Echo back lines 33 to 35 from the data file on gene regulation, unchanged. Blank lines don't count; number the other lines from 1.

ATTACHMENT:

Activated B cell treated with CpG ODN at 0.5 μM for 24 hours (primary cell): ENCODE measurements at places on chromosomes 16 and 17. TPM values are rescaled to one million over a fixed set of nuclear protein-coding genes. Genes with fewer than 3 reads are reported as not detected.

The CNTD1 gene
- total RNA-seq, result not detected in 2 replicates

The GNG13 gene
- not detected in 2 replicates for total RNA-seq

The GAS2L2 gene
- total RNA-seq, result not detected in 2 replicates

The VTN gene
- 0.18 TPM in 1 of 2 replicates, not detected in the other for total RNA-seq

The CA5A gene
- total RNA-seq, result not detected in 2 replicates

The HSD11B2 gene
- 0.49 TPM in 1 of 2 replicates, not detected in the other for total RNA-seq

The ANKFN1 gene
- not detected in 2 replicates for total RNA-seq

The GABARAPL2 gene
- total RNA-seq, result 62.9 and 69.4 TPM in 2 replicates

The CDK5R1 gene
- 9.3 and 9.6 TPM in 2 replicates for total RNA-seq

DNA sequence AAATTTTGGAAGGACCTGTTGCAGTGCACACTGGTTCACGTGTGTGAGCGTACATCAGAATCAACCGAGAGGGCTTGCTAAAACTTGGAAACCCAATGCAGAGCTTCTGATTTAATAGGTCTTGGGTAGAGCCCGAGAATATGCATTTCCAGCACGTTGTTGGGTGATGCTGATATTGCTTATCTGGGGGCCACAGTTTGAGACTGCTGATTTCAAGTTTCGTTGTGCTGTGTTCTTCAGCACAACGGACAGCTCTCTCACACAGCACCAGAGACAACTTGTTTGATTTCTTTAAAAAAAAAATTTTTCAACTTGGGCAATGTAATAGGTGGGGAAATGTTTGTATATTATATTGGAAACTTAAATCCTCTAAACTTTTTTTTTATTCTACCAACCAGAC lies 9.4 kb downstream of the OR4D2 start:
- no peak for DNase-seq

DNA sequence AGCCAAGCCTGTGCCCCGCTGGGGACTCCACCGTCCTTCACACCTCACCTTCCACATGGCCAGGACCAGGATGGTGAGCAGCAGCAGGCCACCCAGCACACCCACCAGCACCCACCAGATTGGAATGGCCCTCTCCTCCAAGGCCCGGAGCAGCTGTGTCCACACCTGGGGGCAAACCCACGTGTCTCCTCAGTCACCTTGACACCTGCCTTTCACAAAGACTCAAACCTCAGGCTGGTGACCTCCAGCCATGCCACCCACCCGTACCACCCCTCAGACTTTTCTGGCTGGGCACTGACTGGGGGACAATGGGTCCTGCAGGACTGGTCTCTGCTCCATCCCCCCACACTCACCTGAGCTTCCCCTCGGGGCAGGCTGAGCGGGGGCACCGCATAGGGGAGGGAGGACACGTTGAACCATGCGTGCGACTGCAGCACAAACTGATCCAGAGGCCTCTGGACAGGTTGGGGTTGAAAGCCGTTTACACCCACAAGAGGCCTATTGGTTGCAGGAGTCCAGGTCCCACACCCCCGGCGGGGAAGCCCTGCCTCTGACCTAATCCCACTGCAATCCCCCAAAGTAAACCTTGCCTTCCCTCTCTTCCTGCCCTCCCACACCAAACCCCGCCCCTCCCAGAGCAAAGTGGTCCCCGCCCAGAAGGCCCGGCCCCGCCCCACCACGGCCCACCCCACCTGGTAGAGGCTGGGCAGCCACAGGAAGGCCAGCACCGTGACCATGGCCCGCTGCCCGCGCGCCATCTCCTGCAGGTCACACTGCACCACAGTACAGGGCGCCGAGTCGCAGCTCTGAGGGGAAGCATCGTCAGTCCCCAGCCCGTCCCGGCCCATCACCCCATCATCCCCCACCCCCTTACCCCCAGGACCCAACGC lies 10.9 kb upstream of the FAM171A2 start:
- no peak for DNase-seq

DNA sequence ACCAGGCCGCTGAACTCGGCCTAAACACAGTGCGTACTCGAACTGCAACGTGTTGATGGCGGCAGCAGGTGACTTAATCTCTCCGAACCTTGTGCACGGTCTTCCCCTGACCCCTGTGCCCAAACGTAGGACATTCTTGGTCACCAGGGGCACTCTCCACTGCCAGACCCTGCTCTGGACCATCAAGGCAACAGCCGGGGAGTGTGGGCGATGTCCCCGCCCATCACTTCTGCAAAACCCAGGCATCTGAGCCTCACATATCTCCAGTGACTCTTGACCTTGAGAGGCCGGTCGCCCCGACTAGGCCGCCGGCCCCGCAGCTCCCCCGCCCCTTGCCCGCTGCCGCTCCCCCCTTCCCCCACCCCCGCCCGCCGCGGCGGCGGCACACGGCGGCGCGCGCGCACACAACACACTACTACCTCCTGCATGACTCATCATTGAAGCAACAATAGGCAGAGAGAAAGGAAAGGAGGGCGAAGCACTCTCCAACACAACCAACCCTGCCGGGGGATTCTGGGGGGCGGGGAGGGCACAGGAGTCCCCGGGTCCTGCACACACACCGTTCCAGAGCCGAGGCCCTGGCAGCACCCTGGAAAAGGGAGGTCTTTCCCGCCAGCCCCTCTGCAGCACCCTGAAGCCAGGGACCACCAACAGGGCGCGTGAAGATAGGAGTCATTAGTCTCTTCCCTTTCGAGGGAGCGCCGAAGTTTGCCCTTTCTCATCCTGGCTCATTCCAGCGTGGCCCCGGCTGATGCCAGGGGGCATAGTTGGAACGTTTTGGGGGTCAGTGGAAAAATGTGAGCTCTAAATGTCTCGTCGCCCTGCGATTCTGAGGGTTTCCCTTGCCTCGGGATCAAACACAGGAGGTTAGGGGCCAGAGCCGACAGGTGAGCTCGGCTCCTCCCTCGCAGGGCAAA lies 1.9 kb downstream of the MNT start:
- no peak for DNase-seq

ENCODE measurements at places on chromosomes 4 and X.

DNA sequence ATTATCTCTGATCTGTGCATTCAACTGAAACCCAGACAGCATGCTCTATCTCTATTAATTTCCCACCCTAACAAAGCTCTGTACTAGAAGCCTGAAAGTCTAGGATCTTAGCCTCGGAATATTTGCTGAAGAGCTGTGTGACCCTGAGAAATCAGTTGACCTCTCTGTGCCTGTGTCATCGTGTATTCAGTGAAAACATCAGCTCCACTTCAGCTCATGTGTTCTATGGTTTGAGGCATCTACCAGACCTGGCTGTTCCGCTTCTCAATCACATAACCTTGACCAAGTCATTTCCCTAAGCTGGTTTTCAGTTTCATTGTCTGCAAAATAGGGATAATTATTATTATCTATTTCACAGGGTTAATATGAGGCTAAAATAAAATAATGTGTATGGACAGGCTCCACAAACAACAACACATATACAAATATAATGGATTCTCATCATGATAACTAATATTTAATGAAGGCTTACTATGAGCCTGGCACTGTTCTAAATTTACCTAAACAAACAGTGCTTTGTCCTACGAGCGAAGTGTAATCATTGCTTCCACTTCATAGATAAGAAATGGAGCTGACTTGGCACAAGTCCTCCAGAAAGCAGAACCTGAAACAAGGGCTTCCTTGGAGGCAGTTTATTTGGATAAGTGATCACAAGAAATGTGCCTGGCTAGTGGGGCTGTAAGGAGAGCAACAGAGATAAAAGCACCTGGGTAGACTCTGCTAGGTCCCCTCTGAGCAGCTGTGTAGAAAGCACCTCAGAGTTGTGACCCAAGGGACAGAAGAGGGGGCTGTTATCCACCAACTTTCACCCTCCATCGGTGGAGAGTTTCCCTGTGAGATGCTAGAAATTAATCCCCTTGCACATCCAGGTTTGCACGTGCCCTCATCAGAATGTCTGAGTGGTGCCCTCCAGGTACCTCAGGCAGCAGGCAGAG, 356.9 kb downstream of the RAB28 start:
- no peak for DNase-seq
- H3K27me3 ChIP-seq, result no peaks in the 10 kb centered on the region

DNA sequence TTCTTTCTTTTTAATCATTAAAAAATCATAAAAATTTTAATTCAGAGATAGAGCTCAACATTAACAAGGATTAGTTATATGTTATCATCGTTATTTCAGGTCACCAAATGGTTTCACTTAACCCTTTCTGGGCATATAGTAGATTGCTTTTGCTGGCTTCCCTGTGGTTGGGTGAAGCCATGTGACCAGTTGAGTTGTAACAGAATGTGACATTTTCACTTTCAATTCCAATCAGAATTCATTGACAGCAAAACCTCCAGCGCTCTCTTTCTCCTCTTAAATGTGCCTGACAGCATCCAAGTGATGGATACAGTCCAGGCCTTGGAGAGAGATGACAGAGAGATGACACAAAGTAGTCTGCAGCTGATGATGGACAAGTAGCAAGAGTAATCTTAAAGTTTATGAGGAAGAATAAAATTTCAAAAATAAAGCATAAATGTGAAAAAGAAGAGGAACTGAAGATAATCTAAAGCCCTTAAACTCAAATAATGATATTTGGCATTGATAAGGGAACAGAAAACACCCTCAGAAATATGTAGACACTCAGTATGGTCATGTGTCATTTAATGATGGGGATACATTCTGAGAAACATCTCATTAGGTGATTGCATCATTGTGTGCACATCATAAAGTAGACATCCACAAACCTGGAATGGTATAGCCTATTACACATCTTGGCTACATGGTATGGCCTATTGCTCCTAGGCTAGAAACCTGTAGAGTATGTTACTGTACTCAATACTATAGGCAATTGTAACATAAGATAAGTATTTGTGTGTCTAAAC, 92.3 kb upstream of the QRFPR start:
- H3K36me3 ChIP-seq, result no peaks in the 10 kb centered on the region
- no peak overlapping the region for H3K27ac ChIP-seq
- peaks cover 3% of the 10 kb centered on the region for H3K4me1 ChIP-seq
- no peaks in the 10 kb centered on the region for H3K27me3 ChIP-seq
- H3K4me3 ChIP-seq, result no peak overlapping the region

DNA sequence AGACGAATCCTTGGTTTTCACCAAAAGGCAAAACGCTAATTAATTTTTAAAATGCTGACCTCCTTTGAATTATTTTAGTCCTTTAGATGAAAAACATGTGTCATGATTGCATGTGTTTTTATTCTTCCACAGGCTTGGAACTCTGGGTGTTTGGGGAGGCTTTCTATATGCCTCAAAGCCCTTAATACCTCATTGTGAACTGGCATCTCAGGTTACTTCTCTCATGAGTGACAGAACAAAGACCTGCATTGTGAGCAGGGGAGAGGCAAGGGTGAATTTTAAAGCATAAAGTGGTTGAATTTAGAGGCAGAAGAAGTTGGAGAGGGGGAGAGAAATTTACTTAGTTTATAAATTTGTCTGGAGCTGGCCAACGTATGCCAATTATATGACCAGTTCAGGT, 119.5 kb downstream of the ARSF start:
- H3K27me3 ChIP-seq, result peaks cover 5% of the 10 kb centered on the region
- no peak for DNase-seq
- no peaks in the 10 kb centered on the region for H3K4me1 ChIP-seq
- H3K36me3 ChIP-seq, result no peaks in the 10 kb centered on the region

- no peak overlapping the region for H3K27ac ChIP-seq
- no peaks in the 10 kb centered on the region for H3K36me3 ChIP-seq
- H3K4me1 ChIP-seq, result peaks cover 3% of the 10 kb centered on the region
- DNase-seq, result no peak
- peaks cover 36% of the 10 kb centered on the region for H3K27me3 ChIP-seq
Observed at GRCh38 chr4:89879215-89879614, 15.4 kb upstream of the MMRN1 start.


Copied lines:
- peaks cover 3% of the 10 kb centered on the region for H3K4me1 ChIP-seq
- no peaks in the 10 kb centered on the region for H3K27me3 ChIP-seq
- H3K4me3 ChIP-seq, result no peak overlapping the region